- The 1993 game. During the aforementioned 1992-1993 season, IU won both of the matchups by one point. That doesn't really tell the story of the game in Bloomington. IU led that game by ten with about a minute remaining but Chris Webber made three 3-pointers in the last minute, including one as time expired, to tighten things up at the end, but IU was in no real danger of losing at the end. The game in Ann Arbor, on the other hand, was every bit as close as the score would indicate. As the linked article says, Alan Henderson blocked Chris Webber's attempted putback and IU escaped with a one point win and ultimately won the Big Ten with a 17-1 record.
- The 1997 game. This IU team ultimately disappointed, but not nearly as much as the Wolverines. This was Steve Fisher's last Michigan team, and despite a roster that included Robert Traylor and Maurice Taylor, the Wolverines somehow ended up in the NIT. The IU game certainly contributed to the Wolverines' demise. IU trailed by 20 early in the second half but worked back to within three points at the end of the second half. Freshman AJ Guyton, who scored 31 points in the game, buried a three pointer with 2.1 seconds remaining to send the game to overtime. I have linked the Michigan Daily's coverage above. Bob Knight said that other than Keith Smart's shot in the 1987 NCAA title game, "[t]hat's as good a play as I've ever had a kid make under that kind of pressure."
Unfortunately for the Wolverines, Chris Webber isn't walking through that door. None of Michigan's tempo-free numbers look particularly good, although the tough schedule means that the adjusted numbers are prettier than the raw numbers. Michigan's raw offensive efficiency rank is #177, but adjusted it's a respectable #102. While the Wolverines don't shoot particularly well, they take care of the ball (19.9 turnover percentage, #69 nationally; 8.1 steal percentage, #45 nationally). Michigan capitalizes on 35.1 percent of offensive rebound opportunities, #116 nationally. Defensively, it's uglier. Michigan allows 1.08 points per possession (#302 nationally), and even the weighted defensive efficiency number ranks #183 nationally. The Wolverines block a lot of shots (#30 nationally per possession) and keep opponents from getting to the line (#17 nationally). The low number of freethrow attempts may be attributable to the Wolverines' part-time use of Beilein's famous 1-3-1 zone. On the flip side, Michigan's opponents shoot over 42 percent from behind the arc (that's #329, almost dead last nationally), so why take it to the hoop?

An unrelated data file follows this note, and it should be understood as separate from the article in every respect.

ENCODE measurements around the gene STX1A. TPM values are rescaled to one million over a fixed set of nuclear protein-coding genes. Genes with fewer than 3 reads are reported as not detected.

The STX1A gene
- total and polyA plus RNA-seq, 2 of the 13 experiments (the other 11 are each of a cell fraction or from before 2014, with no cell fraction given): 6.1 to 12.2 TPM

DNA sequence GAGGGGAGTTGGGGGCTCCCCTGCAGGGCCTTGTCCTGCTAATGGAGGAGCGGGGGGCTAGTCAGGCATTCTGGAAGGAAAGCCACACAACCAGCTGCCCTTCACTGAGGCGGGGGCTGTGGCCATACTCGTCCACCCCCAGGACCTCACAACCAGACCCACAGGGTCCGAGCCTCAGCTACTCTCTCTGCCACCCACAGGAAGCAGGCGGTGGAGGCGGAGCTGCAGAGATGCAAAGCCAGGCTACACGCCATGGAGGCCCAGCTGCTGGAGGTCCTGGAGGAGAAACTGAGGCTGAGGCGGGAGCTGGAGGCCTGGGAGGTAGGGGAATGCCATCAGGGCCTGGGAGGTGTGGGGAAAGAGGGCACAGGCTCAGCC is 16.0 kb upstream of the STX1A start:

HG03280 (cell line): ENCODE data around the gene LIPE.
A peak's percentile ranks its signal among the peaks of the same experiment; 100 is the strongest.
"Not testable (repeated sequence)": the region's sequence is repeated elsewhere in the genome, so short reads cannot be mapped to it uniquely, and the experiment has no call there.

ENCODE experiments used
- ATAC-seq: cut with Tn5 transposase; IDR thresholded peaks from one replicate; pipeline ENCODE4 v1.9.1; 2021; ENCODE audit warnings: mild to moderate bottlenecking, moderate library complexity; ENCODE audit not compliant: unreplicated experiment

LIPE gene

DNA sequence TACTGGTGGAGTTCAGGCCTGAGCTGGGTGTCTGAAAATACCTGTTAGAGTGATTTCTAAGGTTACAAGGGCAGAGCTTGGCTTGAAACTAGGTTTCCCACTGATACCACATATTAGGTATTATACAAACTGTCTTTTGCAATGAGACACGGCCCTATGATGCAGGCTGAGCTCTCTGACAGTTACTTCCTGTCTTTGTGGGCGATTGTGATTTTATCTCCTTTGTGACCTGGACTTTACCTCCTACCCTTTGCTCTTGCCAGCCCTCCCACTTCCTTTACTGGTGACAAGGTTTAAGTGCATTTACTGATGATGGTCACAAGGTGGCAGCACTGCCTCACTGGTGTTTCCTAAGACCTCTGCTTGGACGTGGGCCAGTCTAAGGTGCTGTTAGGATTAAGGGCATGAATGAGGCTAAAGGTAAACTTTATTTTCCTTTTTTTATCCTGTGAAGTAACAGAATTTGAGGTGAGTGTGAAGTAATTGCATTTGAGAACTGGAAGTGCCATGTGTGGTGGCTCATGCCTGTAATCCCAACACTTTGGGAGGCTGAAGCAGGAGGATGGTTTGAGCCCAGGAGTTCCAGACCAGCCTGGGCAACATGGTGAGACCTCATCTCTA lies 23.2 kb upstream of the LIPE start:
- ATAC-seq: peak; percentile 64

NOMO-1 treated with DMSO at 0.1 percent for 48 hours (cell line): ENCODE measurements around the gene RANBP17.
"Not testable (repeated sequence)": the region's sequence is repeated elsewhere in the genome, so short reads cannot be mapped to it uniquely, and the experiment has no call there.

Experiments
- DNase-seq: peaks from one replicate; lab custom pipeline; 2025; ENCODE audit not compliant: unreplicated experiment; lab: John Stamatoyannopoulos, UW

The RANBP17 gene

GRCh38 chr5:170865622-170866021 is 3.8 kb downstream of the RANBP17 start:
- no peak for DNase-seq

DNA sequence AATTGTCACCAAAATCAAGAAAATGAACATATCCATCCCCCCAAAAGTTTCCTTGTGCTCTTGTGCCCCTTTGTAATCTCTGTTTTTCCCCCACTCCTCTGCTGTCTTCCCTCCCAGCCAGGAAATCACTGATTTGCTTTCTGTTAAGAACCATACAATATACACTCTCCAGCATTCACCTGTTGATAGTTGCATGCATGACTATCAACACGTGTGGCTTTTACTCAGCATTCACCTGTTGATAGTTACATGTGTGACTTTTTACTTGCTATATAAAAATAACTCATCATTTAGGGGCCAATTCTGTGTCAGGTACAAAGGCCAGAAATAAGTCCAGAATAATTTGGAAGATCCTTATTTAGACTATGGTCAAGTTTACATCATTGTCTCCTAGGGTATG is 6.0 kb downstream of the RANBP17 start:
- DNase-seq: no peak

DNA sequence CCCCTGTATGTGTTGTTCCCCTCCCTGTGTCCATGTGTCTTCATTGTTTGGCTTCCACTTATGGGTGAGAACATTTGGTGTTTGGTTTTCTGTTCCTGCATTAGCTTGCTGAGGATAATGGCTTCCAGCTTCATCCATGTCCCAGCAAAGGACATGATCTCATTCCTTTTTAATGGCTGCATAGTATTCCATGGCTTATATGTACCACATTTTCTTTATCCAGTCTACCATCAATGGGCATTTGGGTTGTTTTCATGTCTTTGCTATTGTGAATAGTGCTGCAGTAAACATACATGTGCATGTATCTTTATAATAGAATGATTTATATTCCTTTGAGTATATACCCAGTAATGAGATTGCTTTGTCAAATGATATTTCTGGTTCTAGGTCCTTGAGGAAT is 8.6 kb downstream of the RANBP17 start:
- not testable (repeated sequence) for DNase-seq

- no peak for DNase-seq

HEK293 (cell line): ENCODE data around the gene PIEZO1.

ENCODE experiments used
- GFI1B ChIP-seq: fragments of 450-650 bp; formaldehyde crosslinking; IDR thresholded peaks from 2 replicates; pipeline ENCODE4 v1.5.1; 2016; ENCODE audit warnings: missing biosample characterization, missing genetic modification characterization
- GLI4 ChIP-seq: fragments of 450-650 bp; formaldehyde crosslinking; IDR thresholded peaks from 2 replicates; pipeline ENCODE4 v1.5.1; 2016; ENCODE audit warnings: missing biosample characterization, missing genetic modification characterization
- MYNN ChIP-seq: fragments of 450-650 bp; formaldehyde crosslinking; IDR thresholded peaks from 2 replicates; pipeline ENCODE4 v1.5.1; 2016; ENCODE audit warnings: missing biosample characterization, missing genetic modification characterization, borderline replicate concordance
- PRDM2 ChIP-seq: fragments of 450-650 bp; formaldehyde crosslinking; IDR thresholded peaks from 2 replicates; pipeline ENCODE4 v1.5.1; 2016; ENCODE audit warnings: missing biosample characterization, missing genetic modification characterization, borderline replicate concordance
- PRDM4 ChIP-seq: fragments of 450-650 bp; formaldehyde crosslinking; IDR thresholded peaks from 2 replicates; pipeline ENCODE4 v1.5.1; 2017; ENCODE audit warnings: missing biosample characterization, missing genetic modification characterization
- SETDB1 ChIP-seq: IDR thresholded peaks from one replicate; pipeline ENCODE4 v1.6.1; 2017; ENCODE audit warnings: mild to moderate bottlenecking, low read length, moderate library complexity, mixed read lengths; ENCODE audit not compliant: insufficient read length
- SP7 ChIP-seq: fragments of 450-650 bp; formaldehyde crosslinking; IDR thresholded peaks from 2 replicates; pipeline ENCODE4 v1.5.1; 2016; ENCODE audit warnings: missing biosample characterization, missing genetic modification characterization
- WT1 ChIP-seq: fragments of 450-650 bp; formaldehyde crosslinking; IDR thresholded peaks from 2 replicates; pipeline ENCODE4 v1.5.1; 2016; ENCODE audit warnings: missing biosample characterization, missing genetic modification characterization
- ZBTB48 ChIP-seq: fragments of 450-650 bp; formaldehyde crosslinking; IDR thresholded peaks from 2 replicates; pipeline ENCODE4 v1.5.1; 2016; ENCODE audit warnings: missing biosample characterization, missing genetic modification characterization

For an update on IU's tempo-free numbers, go here. Of course, IU's strength offensively has been getting to the free throw line (IU is #2 nationally in free throws made per possession), while Michigan opponents haven't been able to do so. Despite the excellence of Eric Gordon, IU has been a good but not overwhelming three point shooting team (37.4, #90 nationally) and only 30 percent of IU's attempts are three point shots (#255 nationally). IU ranks #20 in both 2-point field goal percentage and free throw percentage. On the defensive side, IU again is above average nationally across the board, but the Hoosiers' weakest category defensively is turnover percentage. IU should win this game, but it seems that Michigan's strength (taking care of the ball) lines up against IU's defensive weakness. And while Michigan isn't a good defensive team, the Wolverines have lost because of opponents' three point shooting, which hasn't been the dominant focus of IU's offense. It will be interesting to see whose game these teams play.
I'll discuss Michigan's roster tomorrow.